- Red meats, including beef, and liver
- Turkey and chicken
- Fortified cereals, including oats
- Dark green leafy vegetables like kale, watercress, broccoli and spinach
Iron Amount of Some Foods:
- Cooked lentils: 2.44 mg Fe per 100g of food;
- Sauce: 3.1 mg of Fe per 100g of food;
- Cooked egg yolk: 4.85 mg of Fe per 100g of food;
- Sweet potatoes: 1.38 mg Fe per 100g of food;
- Leek 0.7 mg Fe per 100g of food;
- Lean calf: 2.4 mg Fe per 100g of food
- Chicken: 2 mg of Fe per 100g of food;
- Lean lamb: 2.2 mg Fe per 100g of food
- Red bean broth: 7.1 mg Fe per 100g of food;
- Papaya: 0.8 mg Fe per 100g of food;
- Yellow peach: 2.13 mg Fe per 100g of food;
- Watercress: 2.6 mg Fe per 100g of food.
Side Effects of Iron Supplement
Iron supplements can cause changes in the stomach, dark stools and constipation . They are best absorbed if taken on an empty stomach before a meal. Eventually, the iron supplement for babies can cause stomach upset, so administering after a meal can help.
The excessive intake of iron can lead to serious health problems , so never take iron supplements for the baby without first consulting a doctor.
According to the National Institutes of Health, accidental ingestion of iron supplements has caused nearly a third of accidental poisoning deaths in children in the United States in recent years.
Signs of Iron Overdose
- Severe vomiting
- Excessively pale or bluish skin and nails
An iron overdose is a medical emergency . Call the Poison Control Center immediately if you think your child has overdosed on iron.
What Precautions Should I Follow?
When giving iron supplements to babies or children, follow these precautions to make sure your child is safe:
- Follow all the pediatrician’s instructions and, if you are unsure of something, it is important to talk to the doctor again.
- Make sure that all supplements are out of the reach of children so that they do not confuse them with sweets. Place the supplements on the highest shelf, preferably in a locked cabinet.
- Make sure the supplement is labeled in a container with a child-resistant lid.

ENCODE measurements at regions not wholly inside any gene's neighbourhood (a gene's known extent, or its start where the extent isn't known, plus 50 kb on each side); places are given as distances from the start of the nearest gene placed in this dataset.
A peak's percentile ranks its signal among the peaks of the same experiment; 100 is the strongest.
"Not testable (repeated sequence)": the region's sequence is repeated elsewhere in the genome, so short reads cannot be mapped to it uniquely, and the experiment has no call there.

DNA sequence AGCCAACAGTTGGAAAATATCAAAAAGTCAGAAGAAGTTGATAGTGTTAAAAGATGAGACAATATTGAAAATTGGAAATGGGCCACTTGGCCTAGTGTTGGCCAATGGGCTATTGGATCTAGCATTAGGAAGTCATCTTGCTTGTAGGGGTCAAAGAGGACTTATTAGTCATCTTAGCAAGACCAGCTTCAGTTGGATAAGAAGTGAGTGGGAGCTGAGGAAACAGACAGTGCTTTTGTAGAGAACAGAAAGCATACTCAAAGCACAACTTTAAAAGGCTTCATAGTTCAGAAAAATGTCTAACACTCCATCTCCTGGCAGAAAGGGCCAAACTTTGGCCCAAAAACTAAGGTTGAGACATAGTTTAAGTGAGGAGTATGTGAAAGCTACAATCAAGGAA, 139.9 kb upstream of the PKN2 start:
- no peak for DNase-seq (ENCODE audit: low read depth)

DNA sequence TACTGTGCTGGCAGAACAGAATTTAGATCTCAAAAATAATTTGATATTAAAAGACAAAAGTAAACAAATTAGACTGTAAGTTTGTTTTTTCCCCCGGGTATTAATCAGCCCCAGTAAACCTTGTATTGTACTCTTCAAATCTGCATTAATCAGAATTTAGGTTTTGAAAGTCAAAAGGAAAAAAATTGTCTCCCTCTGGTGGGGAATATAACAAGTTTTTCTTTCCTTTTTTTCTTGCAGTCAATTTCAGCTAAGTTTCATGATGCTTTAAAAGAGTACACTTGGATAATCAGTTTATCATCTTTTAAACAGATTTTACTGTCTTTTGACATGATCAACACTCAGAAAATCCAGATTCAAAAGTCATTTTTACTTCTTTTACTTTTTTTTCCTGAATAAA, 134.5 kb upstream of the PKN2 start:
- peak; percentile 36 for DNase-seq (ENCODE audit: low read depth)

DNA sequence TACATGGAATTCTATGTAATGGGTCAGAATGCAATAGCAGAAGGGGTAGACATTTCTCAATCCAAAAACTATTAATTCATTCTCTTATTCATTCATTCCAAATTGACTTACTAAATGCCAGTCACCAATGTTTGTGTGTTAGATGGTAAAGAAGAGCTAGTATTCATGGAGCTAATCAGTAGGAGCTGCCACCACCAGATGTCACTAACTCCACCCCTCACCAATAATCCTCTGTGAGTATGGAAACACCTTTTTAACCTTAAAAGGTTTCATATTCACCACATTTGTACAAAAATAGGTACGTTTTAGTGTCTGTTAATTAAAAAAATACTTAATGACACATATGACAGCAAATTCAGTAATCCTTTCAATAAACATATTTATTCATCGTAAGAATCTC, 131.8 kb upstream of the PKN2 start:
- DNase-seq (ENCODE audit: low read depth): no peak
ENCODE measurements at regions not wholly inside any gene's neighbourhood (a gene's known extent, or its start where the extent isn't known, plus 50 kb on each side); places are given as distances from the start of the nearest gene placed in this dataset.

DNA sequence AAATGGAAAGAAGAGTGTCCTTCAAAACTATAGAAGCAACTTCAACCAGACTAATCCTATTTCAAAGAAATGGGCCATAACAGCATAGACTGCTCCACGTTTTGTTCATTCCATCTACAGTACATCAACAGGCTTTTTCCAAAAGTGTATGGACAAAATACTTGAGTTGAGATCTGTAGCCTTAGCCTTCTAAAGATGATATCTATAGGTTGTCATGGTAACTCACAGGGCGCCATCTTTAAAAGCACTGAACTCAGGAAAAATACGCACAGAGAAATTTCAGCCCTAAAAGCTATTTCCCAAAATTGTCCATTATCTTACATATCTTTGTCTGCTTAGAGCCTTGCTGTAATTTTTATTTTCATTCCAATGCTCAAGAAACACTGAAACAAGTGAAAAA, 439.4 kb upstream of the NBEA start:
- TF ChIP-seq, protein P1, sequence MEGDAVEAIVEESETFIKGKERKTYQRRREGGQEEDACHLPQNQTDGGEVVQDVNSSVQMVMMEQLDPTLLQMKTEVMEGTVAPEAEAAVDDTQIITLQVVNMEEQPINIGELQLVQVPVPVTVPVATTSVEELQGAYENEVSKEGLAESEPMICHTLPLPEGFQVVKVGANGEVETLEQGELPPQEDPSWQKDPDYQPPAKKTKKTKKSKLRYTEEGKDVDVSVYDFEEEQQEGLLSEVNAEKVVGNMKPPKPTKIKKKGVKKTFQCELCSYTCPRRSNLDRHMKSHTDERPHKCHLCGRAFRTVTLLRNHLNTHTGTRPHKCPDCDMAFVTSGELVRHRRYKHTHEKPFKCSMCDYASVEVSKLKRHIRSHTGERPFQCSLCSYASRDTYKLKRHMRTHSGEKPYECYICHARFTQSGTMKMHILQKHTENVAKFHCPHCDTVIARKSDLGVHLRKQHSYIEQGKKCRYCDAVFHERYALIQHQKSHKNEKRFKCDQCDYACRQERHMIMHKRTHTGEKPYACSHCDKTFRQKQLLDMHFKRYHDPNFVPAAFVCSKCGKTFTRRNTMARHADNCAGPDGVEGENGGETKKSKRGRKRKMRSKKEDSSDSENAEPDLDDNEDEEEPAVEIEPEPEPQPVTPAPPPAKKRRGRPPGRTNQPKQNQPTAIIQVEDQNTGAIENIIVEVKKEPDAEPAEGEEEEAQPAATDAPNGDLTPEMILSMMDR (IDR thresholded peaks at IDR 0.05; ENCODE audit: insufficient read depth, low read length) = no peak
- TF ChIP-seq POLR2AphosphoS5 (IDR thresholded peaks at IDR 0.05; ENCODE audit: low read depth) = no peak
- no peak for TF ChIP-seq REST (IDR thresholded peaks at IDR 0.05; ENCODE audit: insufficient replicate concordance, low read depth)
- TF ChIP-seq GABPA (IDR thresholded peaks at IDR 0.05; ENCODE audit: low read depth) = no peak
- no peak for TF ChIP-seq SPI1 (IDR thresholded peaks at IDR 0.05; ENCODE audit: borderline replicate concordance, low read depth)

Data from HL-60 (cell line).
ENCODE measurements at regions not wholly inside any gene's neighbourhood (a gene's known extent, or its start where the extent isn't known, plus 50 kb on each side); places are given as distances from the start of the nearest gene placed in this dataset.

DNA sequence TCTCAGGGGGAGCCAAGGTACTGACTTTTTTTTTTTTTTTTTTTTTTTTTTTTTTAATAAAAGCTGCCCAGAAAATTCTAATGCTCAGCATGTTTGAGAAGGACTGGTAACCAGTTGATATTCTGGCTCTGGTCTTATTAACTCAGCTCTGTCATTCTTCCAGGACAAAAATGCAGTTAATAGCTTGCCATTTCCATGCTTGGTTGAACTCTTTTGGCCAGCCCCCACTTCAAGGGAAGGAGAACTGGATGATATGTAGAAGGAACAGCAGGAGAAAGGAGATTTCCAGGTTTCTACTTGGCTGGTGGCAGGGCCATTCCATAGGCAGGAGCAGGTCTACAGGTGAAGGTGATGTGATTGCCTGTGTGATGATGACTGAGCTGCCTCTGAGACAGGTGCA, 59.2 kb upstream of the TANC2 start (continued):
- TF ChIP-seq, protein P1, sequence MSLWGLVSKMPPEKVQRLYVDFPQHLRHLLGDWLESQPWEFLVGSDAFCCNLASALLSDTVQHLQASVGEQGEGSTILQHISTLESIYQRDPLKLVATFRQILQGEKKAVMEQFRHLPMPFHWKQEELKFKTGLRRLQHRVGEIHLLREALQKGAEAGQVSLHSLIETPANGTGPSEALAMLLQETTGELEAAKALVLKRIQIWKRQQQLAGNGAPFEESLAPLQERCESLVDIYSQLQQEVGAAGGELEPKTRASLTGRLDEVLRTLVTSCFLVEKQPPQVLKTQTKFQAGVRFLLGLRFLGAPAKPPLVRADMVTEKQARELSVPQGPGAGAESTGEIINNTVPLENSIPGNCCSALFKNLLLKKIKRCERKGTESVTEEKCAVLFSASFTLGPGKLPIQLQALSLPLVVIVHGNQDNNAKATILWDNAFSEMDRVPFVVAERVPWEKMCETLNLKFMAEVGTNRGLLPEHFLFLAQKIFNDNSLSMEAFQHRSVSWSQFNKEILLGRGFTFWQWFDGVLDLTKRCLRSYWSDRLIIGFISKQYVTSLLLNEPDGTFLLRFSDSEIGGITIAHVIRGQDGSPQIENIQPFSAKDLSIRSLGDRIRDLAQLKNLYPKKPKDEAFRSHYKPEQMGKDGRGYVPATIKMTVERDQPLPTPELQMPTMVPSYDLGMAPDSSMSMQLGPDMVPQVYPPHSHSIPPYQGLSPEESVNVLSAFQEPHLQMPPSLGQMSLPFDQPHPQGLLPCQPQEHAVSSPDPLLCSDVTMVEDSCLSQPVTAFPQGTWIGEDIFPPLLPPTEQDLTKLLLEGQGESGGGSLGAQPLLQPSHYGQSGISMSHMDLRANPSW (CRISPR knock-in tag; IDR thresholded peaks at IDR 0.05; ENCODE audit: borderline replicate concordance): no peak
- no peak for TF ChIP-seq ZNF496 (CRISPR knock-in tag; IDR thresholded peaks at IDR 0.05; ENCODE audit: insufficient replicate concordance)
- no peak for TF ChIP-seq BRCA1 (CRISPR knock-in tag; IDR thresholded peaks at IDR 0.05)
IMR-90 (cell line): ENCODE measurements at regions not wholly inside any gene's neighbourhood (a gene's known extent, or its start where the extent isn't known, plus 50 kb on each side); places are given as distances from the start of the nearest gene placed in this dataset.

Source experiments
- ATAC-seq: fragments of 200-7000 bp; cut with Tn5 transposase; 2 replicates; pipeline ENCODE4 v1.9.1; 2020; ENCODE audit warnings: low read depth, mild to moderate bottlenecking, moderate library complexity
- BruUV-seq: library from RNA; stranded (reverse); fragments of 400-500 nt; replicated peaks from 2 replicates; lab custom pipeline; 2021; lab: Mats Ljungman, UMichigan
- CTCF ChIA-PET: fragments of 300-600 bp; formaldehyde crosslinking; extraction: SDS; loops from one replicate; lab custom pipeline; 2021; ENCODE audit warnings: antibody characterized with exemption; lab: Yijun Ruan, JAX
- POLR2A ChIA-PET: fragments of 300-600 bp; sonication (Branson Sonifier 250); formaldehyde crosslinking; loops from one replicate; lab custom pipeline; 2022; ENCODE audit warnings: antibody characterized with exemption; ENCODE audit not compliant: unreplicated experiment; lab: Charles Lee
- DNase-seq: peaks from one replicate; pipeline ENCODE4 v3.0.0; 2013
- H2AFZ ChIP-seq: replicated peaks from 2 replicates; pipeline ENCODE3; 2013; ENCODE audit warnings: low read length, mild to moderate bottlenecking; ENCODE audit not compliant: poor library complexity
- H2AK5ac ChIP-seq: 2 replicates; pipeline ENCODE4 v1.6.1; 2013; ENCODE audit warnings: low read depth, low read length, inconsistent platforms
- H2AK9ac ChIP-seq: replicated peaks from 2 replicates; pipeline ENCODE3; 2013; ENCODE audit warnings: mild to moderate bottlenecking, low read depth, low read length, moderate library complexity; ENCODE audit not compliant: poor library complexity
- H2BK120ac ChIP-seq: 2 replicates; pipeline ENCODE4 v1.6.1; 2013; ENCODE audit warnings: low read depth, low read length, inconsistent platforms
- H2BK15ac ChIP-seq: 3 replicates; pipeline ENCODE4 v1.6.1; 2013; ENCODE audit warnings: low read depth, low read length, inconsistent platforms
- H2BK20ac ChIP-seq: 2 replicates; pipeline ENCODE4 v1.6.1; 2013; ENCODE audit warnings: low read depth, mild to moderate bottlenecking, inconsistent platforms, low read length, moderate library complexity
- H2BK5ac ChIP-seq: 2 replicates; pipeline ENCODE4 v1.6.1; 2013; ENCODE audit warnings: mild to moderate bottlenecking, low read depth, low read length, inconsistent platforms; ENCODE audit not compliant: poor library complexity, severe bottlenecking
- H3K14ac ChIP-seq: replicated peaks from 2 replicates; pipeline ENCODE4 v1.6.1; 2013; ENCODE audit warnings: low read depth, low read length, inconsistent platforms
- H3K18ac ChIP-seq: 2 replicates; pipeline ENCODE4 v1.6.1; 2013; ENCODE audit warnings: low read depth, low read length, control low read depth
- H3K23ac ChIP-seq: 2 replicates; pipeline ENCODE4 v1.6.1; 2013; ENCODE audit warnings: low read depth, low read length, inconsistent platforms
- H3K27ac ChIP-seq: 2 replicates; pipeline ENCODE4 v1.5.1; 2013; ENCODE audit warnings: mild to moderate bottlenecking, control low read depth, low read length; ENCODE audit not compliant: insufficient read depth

- Avoid giving your child iron with milk or caffeinated drinks (such as cola soft drinks), as this will prevent the iron from being absorbed.
- Ask your child to take the supplements for as long as the doctor recommends. It may take more than six months to regain normal iron levels.
When my first child was six months old, the pediatrician prescribed the iron supplement, along with vitamin C. For the next six months, I administered the supplement religiously every day at bath time.
For me it was easier, because the brown droplets when they fell on his clothes stained and I had nothing to do to remove them. So the most comfortable solution was to find him in the bathtub.
After 6 months of medication, I noticed that my son had pale skin and some purple spots on his skin. At the doctor’s office, the doctor ordered a complete blood count, in which an anemia was discovered.
Again the supplement was prescribed, along with a diet with overdose of beets, beans and red meats. Another 6 months we repeated the blood count and the anemia was still there.
Already distressed, I requested a referral to the hematologist, who asked for specific tests for ferritin and hemoglobin electrophoresis who detected that his anemia was not iron deficiency, but an inherited anemia called Thalassemia .
After the diagnosis, the concern: the disease itself would already bring an accumulation of iron in your body, and for a year the iron supplement was administered in gigantic doses which could generate a disease called Acquired Hemochromatosis .
However, with luck, there were no complications, but the hematologist was categorical in saying that parents should exercise caution in administering iron supplementation to their children.
The correct thing is to ask the pediatrician for exams that really detect this need . My son still has anemia, and will have it for the rest of his life. But he is a normal child like everyone else. The iron supplement for babies is necessary and very important if used correctly and when really needed.
See also: Infantile Anemia – How to Fight It?
My name is Dr. Alexis Hart I am 38 years old, I am the mother of 3 beautiful children! Different ages, different phases 16 years, 12 years and 7 years. In love with motherhood since always, I found it difficult to make my dreams come true, and also some more after I was already a mother.
Since I imagined myself as a mother, in my thoughts everything seemed to be much easier and simpler than it really was, I expected to get pregnant as soon as I wished, but it wasn’t that simple. The first pregnancy was smooth, but my daughter’s birth was very troubled. Joana was born in 2002 with a weight of 2930kg and 45cm, from a very peaceful cesarean delivery but she had already been born with congenital pneumonia due to a broken bag not treated with antibiotics even before delivery.